In addition to being excitable, overactive, garrulous and talkative, the manic individual flits rapidly in his thoughts, conversation and activities from one topic or project to another. He may plan a host of different projects one right after another, but may fail to complete any one of them properly. As a result of his excessive energy he appears to be tireless in his activities. Usually he needs much less sleet) than is normal, awakening several hours before his usual time, his excessive energy unabated. When the disturbance of sleep is particularly severe, he may actually continue being active for days without obtaining any sleep, and in spite of this may not be tired at all.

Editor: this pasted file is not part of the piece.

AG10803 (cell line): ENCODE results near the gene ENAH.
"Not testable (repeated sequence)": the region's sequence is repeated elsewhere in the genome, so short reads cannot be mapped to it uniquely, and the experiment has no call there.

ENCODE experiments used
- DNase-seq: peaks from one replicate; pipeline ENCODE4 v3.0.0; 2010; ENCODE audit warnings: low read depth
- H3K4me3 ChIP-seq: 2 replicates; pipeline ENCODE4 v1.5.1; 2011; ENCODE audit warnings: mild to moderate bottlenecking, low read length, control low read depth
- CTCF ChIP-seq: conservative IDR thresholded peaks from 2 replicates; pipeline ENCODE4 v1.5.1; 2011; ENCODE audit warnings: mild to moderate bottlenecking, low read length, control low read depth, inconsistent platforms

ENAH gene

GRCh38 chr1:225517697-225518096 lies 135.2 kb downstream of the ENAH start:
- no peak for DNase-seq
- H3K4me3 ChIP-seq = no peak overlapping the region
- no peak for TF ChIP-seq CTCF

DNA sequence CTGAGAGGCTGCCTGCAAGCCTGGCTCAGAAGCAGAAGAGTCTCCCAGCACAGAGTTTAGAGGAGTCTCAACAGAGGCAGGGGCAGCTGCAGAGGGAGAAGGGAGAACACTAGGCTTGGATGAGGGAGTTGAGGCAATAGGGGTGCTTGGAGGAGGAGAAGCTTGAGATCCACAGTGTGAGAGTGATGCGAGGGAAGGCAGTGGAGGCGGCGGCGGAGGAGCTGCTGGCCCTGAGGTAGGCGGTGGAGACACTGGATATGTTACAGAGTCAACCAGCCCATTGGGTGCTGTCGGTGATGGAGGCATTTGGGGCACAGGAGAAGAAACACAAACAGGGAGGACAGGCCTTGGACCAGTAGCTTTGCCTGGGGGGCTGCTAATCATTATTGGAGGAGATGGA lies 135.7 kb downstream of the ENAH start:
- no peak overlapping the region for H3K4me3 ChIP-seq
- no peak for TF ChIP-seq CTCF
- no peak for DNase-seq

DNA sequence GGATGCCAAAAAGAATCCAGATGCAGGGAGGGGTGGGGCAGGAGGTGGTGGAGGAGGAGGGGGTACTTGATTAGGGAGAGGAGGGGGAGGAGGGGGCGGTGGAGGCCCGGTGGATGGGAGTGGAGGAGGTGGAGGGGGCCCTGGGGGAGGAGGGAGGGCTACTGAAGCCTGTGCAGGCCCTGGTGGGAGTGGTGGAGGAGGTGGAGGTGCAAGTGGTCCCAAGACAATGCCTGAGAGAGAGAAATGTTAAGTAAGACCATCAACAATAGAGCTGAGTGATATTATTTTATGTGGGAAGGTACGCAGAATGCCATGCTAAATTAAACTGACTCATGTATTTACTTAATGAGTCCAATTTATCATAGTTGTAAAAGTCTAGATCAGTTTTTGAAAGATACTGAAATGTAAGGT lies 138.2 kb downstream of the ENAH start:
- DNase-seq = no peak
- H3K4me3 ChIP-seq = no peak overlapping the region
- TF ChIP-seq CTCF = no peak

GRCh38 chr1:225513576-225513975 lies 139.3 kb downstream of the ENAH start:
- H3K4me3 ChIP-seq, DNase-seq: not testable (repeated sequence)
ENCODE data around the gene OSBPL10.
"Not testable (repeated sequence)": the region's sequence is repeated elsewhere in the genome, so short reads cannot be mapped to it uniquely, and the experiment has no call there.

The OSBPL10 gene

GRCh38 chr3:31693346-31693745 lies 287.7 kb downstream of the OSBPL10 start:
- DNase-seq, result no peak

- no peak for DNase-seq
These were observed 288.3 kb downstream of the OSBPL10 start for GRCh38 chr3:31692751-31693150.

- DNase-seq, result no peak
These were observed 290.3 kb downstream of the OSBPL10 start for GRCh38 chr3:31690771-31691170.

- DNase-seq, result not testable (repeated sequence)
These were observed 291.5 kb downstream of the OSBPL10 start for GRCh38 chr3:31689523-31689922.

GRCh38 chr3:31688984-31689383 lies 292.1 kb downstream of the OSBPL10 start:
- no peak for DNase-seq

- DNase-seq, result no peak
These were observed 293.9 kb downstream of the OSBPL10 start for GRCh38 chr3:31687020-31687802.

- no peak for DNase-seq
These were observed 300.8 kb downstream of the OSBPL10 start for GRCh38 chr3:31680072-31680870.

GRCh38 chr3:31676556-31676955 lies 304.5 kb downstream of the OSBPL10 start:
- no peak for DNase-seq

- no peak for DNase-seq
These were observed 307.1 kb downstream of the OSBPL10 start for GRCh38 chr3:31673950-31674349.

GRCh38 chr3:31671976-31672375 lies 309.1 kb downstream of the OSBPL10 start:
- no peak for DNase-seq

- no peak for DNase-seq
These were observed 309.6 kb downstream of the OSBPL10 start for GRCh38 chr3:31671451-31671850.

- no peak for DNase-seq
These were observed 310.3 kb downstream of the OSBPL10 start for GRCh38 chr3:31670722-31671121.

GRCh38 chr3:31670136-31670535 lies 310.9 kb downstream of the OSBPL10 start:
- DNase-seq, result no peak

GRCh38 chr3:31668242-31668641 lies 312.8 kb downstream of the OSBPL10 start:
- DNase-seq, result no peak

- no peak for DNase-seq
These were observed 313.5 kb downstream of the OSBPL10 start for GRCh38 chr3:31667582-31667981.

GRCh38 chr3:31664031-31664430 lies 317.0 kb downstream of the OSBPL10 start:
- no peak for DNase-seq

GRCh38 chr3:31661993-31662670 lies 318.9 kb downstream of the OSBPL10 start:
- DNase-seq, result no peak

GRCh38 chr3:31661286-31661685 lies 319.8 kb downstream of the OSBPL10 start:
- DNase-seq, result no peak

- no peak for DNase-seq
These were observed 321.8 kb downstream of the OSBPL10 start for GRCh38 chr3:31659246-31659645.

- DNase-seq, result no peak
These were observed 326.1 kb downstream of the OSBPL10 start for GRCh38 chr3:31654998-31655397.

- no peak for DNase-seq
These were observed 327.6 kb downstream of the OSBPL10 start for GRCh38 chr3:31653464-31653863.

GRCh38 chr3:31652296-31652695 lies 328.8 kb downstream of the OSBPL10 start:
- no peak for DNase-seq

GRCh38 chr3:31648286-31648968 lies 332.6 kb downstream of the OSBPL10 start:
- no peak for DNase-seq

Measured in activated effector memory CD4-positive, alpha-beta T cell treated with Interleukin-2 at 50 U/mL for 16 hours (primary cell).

As a result of his elation and joyous exaltation ideas of grandeur may develop, sometimes accompanied by fleeting delusions of wealth and power. Businessmen suffering from this condition have been known to embark on very risky and venturesome business speculations, sometimes losing thousands of dollars in the process. 1 recollect the ease of a housewife who used to suffer from repeated manic episodes in which she would order lavish amounts of new clothes and other commodities from nearby shops in an extravagant fashion, much to the dismay of her husband. Another case involves a middle aged woman suffering from mania who ordered approximately one thousand dollars worth of furniture, and arranged for it to be delivered to her apartment despite the fact that the apartment was already fully furnished.